I just attended a wonderful workshop by Intel. It is 80 hours in MATH and in 6 days we knocked out half of it! Wooooooow! It was interesting but going everyday and having tons of homework every night was exhausting! I'm glad I went and I constantly kept thinking, I can't wait to blog this, or I can' wait to blog that...so that was great!
What I want to share with you on this Common Core site is the Eight Standards of Mathematical Practices that math educators should seek to develop in their students of all levels and ages. I'll break it into one standard a day for eight days. I hope you enjoy this "light" reading as we head back to school!
1. Make Sense of Problems and Persevere in Solving Them
Mathematically proficient students start by explaining to themselves the meaning of a problem and then they look for a starting point for solving it. They analyze the items in the problem and the goal of solving that problem. This is true for a Calculus student or a Pre-K student. Internally their brain is wrapping around a way, any way from their previous knowledge of how to solve this new problem! While they work on the problem they evaluate their progress and change directions if needed. An older student may realize that they need a calculator for the long division steps, a young child may start to draw a picture to help solve a tough part of a word problem. As a teacher I felt that I had taught my students to do this all these years, but a few new tips have me excited about teaching again....we must model and really teach our children to ask themselves, "Does this make sense?" Then, the next step is that mathematically proficient students check their answers to problems using a different method. I know I have not always worked on making my elementary students check and double-check, so that is my goal this year!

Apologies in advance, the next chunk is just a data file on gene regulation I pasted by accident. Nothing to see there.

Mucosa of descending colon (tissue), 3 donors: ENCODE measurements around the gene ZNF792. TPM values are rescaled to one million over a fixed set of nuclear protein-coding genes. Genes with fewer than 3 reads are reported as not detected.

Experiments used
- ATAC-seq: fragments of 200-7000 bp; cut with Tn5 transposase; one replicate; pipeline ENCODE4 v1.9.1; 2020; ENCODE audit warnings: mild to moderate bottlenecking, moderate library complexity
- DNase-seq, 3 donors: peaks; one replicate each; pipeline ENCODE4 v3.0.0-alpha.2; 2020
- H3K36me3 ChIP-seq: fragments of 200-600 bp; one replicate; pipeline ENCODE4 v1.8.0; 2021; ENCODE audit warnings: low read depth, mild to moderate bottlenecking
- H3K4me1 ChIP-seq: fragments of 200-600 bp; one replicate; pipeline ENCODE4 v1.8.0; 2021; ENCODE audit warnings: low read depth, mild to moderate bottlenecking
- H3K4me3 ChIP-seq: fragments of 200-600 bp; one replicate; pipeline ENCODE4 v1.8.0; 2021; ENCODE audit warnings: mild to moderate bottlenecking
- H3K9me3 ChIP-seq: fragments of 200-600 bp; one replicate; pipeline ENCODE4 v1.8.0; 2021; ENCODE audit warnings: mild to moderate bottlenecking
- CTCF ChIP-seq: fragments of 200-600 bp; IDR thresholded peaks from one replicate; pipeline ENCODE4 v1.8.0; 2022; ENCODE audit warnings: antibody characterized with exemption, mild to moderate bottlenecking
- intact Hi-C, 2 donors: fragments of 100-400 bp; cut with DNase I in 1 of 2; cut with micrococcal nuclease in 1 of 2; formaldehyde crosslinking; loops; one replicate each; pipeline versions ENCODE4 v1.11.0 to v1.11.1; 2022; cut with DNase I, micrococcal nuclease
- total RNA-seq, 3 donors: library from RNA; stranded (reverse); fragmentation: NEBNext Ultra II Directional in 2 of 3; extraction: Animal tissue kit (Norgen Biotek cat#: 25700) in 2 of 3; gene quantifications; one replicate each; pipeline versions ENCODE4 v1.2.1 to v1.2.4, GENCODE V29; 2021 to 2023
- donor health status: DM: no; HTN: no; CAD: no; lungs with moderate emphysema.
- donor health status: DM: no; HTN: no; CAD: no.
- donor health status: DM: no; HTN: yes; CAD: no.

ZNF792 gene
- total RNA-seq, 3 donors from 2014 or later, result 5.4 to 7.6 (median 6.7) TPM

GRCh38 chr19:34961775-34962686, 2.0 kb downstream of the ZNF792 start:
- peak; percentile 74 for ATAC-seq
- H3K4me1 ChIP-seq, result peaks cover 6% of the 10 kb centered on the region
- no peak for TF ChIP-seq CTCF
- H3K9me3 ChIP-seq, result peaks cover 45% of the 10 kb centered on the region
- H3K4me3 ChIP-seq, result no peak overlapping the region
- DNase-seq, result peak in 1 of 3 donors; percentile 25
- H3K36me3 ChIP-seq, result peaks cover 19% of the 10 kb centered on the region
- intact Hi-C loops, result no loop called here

I'll see you back here tomorrow night with NUMBER TWO!
I'm Fern Smith, my school's Teacher of the Year and 3rd Grade Team Leader.
If you haven't been to my blog, I'd love for you to drop by and follow me!